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Homily for the Third Sunday of Advent, year C

11 Dec 2021, by Rev. Fr. Joel Okojie OSA in Sermons



The third Sunday of Advent is traditionally called “Gaudete Sunday.” “Gaudete” means “Rejoice!” So, on every third Sunday of Advent, the Church calls on her children to rejoice. St. Paul wrote in his letter to the Philippians 4:4, “Rejoice in the Lord always; again I will say, Rejoice.” St. Paul emphasizes the need to rejoice in the Lord always, not only in certain situations and conditions but always. In good and in bad times, rejoice in the Lord.

It may sound crazy to tell someone to rejoice always, even when things are not going the person’s way. As crazy as this may sound, St. Paul is not asking us to do something he did not practice. St. Paul wrote to the Philippians and the whole Church today from the prison. He was in chains, in an environment where there was no freedom, in a situation where there was nothing to rejoice about. Yet, St. Paul says rejoice.

The call to rejoice even in the moment of pains is not a ‘canonization’ of pains, but a call never to let your inner peace be taken away. Like St. Paul wrote in his letter to the Romans, “Who will separate us from the love of Christ? Will hardship, or distress, or persecution, or famine, or nakedness, or peril, or sword? No, in all these things we are more than conquerors.” (Romans 8:35-37).

The story of St. Rita would be helpful here. Rita, as a baby, was put in a baby basket while her parents did their work. Legend has it that as the baby Rita lay in her basked, swarms of bees came around her; she wasn’t stung by any of the bees but rather left some honey on her mouth. Bees sting; they came around Rita but left something sweet. In the life of the adult Rita, we see the meaning of the bees and the honey. Rita suffered many things as an adult, the “bees,” but Rita did not let what she suffered rob her of the gift of peace and the love of God, the “honey.”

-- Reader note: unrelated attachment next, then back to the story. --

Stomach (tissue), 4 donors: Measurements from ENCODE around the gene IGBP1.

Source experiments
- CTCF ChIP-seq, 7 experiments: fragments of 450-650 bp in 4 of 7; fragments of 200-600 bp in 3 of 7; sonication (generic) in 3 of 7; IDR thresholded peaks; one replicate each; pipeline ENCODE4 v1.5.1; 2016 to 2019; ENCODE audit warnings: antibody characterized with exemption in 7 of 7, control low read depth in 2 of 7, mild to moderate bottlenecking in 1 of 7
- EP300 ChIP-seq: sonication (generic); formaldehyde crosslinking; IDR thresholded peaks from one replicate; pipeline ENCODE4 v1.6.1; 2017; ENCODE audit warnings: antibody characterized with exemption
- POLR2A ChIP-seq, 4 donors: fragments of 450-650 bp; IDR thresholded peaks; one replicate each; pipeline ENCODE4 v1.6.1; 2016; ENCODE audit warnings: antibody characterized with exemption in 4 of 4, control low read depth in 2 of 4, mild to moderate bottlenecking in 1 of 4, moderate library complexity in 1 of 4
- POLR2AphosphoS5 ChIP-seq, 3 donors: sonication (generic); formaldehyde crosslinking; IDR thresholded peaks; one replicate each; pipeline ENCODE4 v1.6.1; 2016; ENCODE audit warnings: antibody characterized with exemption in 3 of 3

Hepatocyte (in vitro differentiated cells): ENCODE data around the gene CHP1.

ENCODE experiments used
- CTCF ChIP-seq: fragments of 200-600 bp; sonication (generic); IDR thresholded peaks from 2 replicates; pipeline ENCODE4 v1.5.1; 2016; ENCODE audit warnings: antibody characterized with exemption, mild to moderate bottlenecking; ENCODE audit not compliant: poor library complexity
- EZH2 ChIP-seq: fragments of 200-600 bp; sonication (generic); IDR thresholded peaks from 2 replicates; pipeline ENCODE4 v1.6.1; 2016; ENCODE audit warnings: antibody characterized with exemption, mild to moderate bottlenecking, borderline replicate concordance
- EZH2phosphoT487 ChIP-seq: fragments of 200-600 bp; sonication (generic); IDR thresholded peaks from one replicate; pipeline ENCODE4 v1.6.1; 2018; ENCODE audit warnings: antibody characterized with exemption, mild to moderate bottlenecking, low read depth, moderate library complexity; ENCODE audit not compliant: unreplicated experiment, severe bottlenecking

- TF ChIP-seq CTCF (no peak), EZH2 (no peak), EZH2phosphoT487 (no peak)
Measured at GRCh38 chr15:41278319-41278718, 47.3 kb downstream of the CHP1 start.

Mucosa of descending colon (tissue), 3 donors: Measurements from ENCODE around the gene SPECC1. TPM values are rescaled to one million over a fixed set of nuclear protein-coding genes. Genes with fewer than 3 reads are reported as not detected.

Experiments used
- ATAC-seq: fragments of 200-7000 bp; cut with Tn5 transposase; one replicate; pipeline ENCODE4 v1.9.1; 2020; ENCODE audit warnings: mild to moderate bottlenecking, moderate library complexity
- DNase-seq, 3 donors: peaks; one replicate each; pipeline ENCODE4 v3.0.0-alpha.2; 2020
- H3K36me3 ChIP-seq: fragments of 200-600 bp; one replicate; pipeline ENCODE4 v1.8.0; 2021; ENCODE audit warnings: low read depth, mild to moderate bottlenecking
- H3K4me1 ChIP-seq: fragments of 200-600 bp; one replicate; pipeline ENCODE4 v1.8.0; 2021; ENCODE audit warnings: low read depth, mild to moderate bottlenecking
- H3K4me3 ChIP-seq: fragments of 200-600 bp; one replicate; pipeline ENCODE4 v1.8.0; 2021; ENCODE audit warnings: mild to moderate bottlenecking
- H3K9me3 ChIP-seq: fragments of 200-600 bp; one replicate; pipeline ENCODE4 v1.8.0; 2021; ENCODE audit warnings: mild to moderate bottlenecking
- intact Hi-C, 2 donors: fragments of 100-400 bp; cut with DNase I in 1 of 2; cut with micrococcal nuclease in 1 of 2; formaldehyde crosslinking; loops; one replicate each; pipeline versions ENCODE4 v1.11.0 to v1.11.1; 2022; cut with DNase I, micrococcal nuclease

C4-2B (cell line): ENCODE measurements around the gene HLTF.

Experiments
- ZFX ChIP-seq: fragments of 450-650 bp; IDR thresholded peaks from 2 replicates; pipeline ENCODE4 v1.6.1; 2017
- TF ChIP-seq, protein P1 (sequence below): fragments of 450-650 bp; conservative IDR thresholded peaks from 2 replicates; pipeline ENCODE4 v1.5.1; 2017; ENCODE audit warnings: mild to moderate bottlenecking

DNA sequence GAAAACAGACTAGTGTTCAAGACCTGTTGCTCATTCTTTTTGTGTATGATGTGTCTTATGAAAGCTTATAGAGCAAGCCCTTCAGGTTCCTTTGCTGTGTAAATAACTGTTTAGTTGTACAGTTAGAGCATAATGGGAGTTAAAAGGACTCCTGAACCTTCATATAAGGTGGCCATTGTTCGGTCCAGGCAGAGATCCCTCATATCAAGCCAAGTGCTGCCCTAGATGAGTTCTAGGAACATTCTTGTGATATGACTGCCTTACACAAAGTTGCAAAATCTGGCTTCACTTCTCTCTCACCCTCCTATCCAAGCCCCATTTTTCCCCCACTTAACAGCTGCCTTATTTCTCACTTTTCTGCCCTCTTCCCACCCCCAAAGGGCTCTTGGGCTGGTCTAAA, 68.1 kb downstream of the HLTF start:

Not far from now, we would begin the liturgical season of Christmas, yet still in pandemic (the bees), but we must not miss the joy of Christ’s birth (the honey). The Christmas season is always exceptional; I don’t know about you; the atmosphere always feels different for me. There’s a kind of joy, a kind of comforting presence I cannot explain. These feelings are even more exciting when you begin the Christmas shopping, seeing Christmas trees lightened up, poinsettia and beautiful flowers all around the sanctuary and homes, and Christmas carols playing on all the radios.

Preparing for Christmas is fun, but preparing to receive Christ is more than Christmas shopping and Christmas carols. John the Baptist tells us how to prepare to receive Christ. It was by the river Jordan where he was baptizing and proclaiming the coming of the Messiah, one greater than he is. People from all walks of life gathered around John the Baptist, including tax collectors and soldiers. They questioned John, asking, what must we do? John did not instruct them to go shopping in preparation for his coming neither did he invite them to a party. Instead, John said to them, “Whoever has two coats must share with anyone who has none, and whoever has food must do likewise.”  To the tax collectors, he says, “Collect no more than the amount prescribed for you,” and to the soldiers, “Do not extort money from anyone by threats or false accusation.”  The best preparation for Christmas is to be spiritually ready to let Christ be born again in our lives, so level the mountains and fill the valise in your life, make your paths straight.

I know there is so much fear, worries, anger, and anxiety because of the COVID-19 pandemic. In the midst of all these, trust and rejoice in the Lord always.

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